Specifically, as shown in FIG. 6C, flat springs 73 are extended in parallel between the fixed section 71 and intermediate support member 72. The objective lens 62 is mounted on the support member 72. The flat springs 73 are used as a support member in the tracking direction. With such a suspension type actuator, an access time at high speed operation is shortened to thereby improve the system performance. With such an arrangement, the objective lens 62 moves in parallel in the radial direction of the disc 31 by means of the flat springs 73. In this case, however, because of the deflection of the springs, it moves also in the directions D2 and D3 with a curved locus. This displacement amount is determined by the spring length and the stroke of the disc 31 in the radial direction.
The size of the actuator is determined on the basis of the compact recording medium which has a 65 mm diameter for the 2.5 inch disc. If the drive section and mounting section are made about 50% of the actuator size, the length of the flat spring 73 is about the radius of the disc. The length of the flat parallel spring therefore becomes about 30 mm.
Referring to FIG. 6C, the spring length Ls will be theoretically obtained in the following assuming that the motion amount in the direction D3 is ΔX and the stroke is Y If the lens 62 moves arcuately, (1) a light flux from the optical separation system deviates from the lens effective diameter, signal level fluctuates and its quality is degraded, and (2) a bias magnetic field of a constant intensity should be applied during erase and record operations, whereas the intensity distribution of a magnetic field becomes lower at the position remote from the center in the radial direction. The limit value according to the above fact (1) will be determined. If a lens of aspheric glass is used, NA=0.55 and the light flux diameter is 3 mm. Assuming that an allowance of the light flux deviation from the center is ±5%, then the deviation is about "3 mm×0.05=0.15 mm". The stroke satisfying the spring length LS 30 mm and ΔX≦0.3 (±0.25) is restricted to about 3 mm, so that the record width becomes ±3 mm.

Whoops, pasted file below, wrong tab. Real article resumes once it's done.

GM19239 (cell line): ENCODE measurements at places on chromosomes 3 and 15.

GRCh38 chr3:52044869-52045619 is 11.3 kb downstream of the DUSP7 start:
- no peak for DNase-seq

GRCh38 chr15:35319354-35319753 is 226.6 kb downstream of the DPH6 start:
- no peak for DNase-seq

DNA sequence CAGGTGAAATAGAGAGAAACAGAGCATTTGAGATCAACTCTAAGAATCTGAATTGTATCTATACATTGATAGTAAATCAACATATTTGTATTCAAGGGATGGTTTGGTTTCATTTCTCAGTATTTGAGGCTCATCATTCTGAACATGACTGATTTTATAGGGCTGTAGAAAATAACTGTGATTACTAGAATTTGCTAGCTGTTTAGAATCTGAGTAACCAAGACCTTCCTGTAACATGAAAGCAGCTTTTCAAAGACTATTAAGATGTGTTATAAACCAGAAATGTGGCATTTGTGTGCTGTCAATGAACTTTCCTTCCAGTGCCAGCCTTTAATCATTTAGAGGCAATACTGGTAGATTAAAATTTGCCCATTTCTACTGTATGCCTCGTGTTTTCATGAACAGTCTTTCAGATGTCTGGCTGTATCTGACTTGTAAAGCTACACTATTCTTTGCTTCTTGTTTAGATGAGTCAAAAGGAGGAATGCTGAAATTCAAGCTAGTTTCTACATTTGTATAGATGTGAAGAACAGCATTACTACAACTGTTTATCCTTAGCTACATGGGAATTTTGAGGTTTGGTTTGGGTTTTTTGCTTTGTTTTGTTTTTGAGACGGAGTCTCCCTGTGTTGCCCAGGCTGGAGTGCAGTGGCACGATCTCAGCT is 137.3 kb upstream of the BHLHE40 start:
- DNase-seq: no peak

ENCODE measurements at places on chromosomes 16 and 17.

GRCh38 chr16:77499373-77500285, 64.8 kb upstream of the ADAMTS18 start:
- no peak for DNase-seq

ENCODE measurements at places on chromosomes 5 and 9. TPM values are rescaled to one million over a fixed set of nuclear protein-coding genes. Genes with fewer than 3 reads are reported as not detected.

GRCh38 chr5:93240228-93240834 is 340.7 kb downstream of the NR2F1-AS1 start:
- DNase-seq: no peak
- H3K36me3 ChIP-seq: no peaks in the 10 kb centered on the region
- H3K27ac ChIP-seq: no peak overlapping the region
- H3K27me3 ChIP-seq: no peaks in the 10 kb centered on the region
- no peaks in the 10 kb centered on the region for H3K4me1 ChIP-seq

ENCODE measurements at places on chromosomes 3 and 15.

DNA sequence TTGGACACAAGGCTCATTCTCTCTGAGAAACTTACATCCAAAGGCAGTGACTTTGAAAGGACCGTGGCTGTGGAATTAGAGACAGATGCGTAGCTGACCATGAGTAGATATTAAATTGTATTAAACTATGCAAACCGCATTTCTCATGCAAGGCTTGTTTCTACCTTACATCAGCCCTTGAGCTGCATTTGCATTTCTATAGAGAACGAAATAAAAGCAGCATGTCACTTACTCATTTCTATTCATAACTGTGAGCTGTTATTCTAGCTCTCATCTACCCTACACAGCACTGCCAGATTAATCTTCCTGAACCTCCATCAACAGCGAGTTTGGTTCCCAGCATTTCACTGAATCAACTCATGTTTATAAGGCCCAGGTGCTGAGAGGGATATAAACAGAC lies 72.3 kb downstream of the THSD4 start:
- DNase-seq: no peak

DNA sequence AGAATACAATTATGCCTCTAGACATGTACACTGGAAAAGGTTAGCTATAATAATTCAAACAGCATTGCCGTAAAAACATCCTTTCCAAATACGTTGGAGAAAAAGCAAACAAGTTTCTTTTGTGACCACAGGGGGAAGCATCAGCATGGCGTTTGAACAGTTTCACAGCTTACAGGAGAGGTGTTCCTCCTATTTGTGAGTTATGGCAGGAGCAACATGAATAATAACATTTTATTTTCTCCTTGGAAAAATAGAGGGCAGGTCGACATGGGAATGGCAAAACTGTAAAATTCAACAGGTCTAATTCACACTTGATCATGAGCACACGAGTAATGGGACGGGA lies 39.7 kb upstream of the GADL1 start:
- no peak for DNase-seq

As to the above fact (2), it is assumed that there is used an electromagnet 75 having the structure as shown in FIGS. 6D and 6E. The electromagnet 75 has a main magnetic pole 75a, yoke 75b and winding 76. The direction Y of extension of the main magnetic pole 75a is coincident with the disc radial direction. The magnetic field intensity distribution in the X direction is shown in FIG. 6F. As shown in FIG. 6E, the dimension of the electromagnet 75 are as follows. Namely, the tip surface width Wt of the main magnetic pole 75a is 0.9 mm, the gap G between the main magnetic pole 75a and yoke 75b is 0.4 mm, and the clearance C1 between the magnetic pole and probe is 0.5 mm. Assuming that the allowance of intensity caused by displacement of the magnetic pole in the X direction is within 5%, the allowance is restricted to 0.15 mm or less as seen from the characteristic curve shown in FIG. 6F.
The above limit values are obtained on the basis of the actuator for the disc 31 whose size S1 is 61 mm in diameter. If the size of the disc 31 is changed, there is a possibility that the record area becomes more narrower through optimization of the disc format. However, in practice, the above value of ±3 mm is sufficient for most severe conditions.